Budget Gamble Lufthansa Risks Losing Customers With Revamp
Lufthansa will soon be called Germanwings, at least on some routes. The German national carrier is shifting unprofitable short-haul flights that don't serve its Frankfurt or Munich hubs to its budget subsidiary in order to cut costs -- and risks alienating its customers in the process.
Thomas Winkelmann, the head of budget airline Germanwings, is often most pleased about the things he doesn't find on his aircraft, like overly expensive service. But last Thursday, even Winkelmann was surprised to learn that the planes no longer have a third toilet. He thought for a moment before saying: "Too heavy." In other words, in future more than 144 people will have to share two toilets on his Airbuses. Sounds like fun.
Germanwings is a subsidiary of the national carrier. Its business model is to be as frugal as possible. Instead of hiring a designer to create new uniforms for the flight attendants, two employees gained inspiration by walking through department stores and poring over catalogues. Animals wouldn't survive in the cargo hold, because Germanwings doesn't keep it pressurized. And the two-legged creatures traveling in the cabin can only expect to receive cold snacks -- at a charge, for most passengers -- because the planes have no equipment to heat food. Even the new paint job on the planes is about 100 kilograms (220 lbs.) lighter than before, which will save the airline about 300,000 ($395,000) in annual kerosene costs for its entire fleet.
Starting July 1, millions of air travelers will be able to experience the Germanwings version of cheap chic firsthand. In future, one in five Lufthansa passengers will in fact be Germanwings passengers. That's because Lufthansa itself is giving up unprofitable direct flights between non-hub cities, that is, flights that don't pass through the company's hub airports, Frankfurt and Munich.
Düsseldorf will become the low-cost carrier's main hub. Lufthansa will also no longer operate direct flights between the cities of Hamburg, Stuttgart, Cologne and Berlin. The move is intended to cut costs.
From fuel to airport fees to employees, the goal is to make Germanwings more competitive than its parent company in the fiercely contested aviation business. As an example, a Lufthansa plane used on European routes currently spends an average of 8.5 hours a day in the air, while the average Germanwings plane is in the air for 10.9 hours.
Lufthansa management board member Carsten Spohr says that the new concept has "pizzazz." After praising the new Business Class handle-less coffee cup, which will be used for hot beverages on board Lufthansa flights as of May 12, he walks across the apron at Frankfurt airport. An Airbus A319 in the new Germanwings livery is parked far away from the passenger terminal. Passengers will have to embark and disembark at this somewhat more remote location in the future, because that too will save the airline money.
Germanwings CEO Winkelmann doesn't see this as a problem. On the contrary, he says, "we like parking on the apron. Everything happens more quickly there. You can place stairs at both ends of the aircraft."
In addition to the existing Germanwings jets, 30 Lufthansa aircraft will become part of the budget subsidiary's fleet. Cabin conversion will cost the airline 5.5 million. Although the planes will only have an Economy Class cabin, the seats in the first 10 rows have more leg room. In rows 1 to 3, the middle seats will remain empty. To garner a seat in these coveted front rows, passengers will have to book their tickets at the so-called "Best" fare. In Lufthansa jargon, these business passengers are referred to as "comfort seekers."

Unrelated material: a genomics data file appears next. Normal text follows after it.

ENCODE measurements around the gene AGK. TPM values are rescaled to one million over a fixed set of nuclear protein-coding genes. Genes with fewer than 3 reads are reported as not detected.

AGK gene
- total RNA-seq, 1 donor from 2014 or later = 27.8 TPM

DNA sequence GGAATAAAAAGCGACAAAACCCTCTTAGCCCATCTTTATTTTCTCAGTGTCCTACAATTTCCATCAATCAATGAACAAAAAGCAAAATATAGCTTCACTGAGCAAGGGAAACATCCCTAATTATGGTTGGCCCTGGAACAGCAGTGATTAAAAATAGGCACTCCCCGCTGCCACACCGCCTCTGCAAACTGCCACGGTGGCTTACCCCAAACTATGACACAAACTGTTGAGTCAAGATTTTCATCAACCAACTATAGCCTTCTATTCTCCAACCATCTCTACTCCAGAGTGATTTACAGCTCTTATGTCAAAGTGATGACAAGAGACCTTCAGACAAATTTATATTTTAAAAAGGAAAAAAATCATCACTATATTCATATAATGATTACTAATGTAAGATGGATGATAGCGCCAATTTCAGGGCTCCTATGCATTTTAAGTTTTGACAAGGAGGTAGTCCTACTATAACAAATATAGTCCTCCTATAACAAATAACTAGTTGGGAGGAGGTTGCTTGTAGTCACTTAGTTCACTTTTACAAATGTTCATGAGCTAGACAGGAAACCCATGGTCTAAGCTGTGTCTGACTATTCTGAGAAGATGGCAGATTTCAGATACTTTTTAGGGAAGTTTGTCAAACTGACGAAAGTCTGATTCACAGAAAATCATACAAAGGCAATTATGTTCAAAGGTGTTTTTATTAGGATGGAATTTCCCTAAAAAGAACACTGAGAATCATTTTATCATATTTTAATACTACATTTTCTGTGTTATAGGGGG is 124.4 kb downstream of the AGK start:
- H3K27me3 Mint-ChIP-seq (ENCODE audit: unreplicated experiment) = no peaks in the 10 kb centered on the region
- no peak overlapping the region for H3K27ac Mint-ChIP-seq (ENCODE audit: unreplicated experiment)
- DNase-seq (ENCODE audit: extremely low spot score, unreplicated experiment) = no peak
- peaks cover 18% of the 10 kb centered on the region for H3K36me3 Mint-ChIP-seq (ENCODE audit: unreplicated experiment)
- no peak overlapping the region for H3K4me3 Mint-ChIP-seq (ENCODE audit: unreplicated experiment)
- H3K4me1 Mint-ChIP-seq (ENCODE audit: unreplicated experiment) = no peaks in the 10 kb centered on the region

Frequent Flyers Feel Cheated
The squalor begins in row 11. Snacks and small bottles of water are available for purchase, and seating capacity approaches the proverbial tin-of-sardines level -- for what Lufthansa calls "the price-sensitive passenger." The "Basic" fare can't be booked through travel agencies, only through the Germanwings website. This is to point business travelers in the direction of the more expensive fares.
Despite the efforts to cut costs, Lufthansa's Spohr hopes to improve what has been a tense relationship with his customers. "We weren't paying enough attention to our customers' needs, the way a service provider should," says the executive, who will undoubtedly be paying very close attention in the future, especially after the vehement complaints coming from passengers more recently.
Frequent flyers feel especially cheated. The relatively large group of Lufthansa "Frequent Travellers" became upset when they were expected to pay 25 to gain access to Germanwings lounges. The airline quickly changed its policy, so that Frequent Travellers with tickets purchased at "Smart" fares can now use the lounges for free.
On the other hand, Lufthansa's best customers, the frequent flyers known as Senators and members of the so-called HON Circle (who have to fly at least 600,000 HON miles in two years to qualify), will largely lose their privileges when they fly with Germanwings in future. These privileges include extra baggage allowances and keeping the seats next to them unoccupied.
A legal dispute is also in the offing. Lufthansa has already switched some of its flights to Germanwings, but so far without the new "Best" fare. Because tickets must be booked at this fare to accumulate HON miles, customers are accusing the company of failing to deliver on a product pledge, once again. They are concerned about losing their beloved status. Hans Mahr, the former editor-in-chief at broadcaster RTL and a frequent flyer with HON status, says: "It's a real shame with Lufthansa. Now it doesn't really matter what airline I fly with in Europe."
Translated from the German by Christopher Sultan